Wednesday, October 27, 2010

Eastern Sierras

The above campsite is in one of my favorite spots. Goodale Creek is a primitive campground between Big Pine and Independence. Lava flowed here at some point and some is visible behind my motorhome in the photo. The Sierras highlight the landscape to the west and it doesn't matter if you are parked facing north or south, the view is spectacular. To the east are Owens Valley and the Inyo Mountains. Changing weather conditions light the mountains and drops snow on the peaks.

It is a good location for exploring the surrounding area. It was my base for spending time at Manzanar, the Alabama Hills, the trip to Whitney Portal, and Big Pine Creek Canyon. Part of the time another RVer, Boomer, Photographer, Don Peterson joined me. It is always fun for me to go out shooting with another photographer. It makes me get up earlier than I would if I was going alone, gets me excited and makes me look twice at things .He had only briefly visited this area a couple years ago so I played guide. I love sharingspecial places. And it is fun to then share the photos we have taken.

The above two photos are other scenes at Goodale Creek campground. Its obvious that there is plenty of space and peace and quiet.

Below are some typical scenes from the Alabama Hills. This site has been used for many films and one almost expects to see the Lone Ranger, John Wayne, or Gary Cooper to ride out between the narrow piles of sandstone boulders.

This is Don with his camera

This arch must be the most photographed scene in the Alabama Hills so of course I had to do some versions of it too. The weather did not cooperate; Mt. Whitney can often be seen in the background but clouds blotted it that morning.

Above: Fun lighting near Hwy 395 driving home from town one day.

Whitney Portal is the trail head for those who wish to hike the highest peak in the lower 48. For those of us with less strenuous desires, the drive to the Portal and a walk around the base of this waterfall, the small lake, and the trees in the area is a great way to spend some time.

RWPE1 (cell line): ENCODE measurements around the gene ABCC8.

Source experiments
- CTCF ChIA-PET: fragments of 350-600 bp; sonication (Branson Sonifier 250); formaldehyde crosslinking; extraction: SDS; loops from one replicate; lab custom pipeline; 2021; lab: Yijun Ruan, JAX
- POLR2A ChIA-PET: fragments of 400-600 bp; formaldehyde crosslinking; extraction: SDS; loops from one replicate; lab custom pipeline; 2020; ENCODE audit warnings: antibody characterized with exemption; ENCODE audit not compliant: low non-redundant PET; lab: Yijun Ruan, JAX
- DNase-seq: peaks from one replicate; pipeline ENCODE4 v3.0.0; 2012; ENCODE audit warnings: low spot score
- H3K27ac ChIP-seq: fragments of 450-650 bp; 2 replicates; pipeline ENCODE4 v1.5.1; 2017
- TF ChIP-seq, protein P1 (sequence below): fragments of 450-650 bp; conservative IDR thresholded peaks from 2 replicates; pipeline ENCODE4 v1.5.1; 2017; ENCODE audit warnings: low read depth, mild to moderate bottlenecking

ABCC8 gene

Below: On the drive back from Whitney Portal the skies opened enough to look back, from near the Alabama Hills, to see Mt. Whitney. The sculpture is something new from my last trip to the area. It seems to mark the entrance to a new home in the area, but it make a great prop for the view.

Another day included the drive on the June Lake Loop with dozens of stops. Extreme winds the day before cleared the air and did not knock all the leaves from the aspens. The loop is protected some. Snow was still blowing from some of the peaks and open areas had blown clear. High wind advisories along Hwy 395 kept me off the roads. The windshield was blown out of a car parked at the Mono Lake Visitor center which is an indication of the velocity.

Rush Creek tumbles down the mountain on its way to Mono Lake. In recent years, court orders have required that the water enter the lake rather than being diverted by the Los Angeles Water Department.

Below: After the bombing of Pearl Harbor, all people of Japanese ancestry, down to 1/8, were removed from their homes and businesses and placed in concentration camps, relocation centers, whatever term you want to use. Manzanar, along Hwy 395 was the first camp. Here people were housed in military barracks, fed in mess halls. The site is now a National Historic Park under the National Park Service. Within the last two months, they have opened two barracks and a mess hall so people can see the living conditions.

Guard tower to prevent people from leaving the camp. Eventually people were allowed to legally leave. Among those leaving were young men who fought in one of the most decorated army units, fighting for this country in Italy while their parents, siblings and children were held behind barb wire at home.
I knew much of this story, but a new tidbit on this visit was that children of Japanese descent in orphanages were also sent to this site. Any child with as much as 1/8 Japanese ancestry was transferred to Manzanar. .
But what can one expect of hysterical times and racism. Hysteria and racism can do some strange things. I have trouble imagining a 4 year old orpahn being a threat to national security, but that is what happened.

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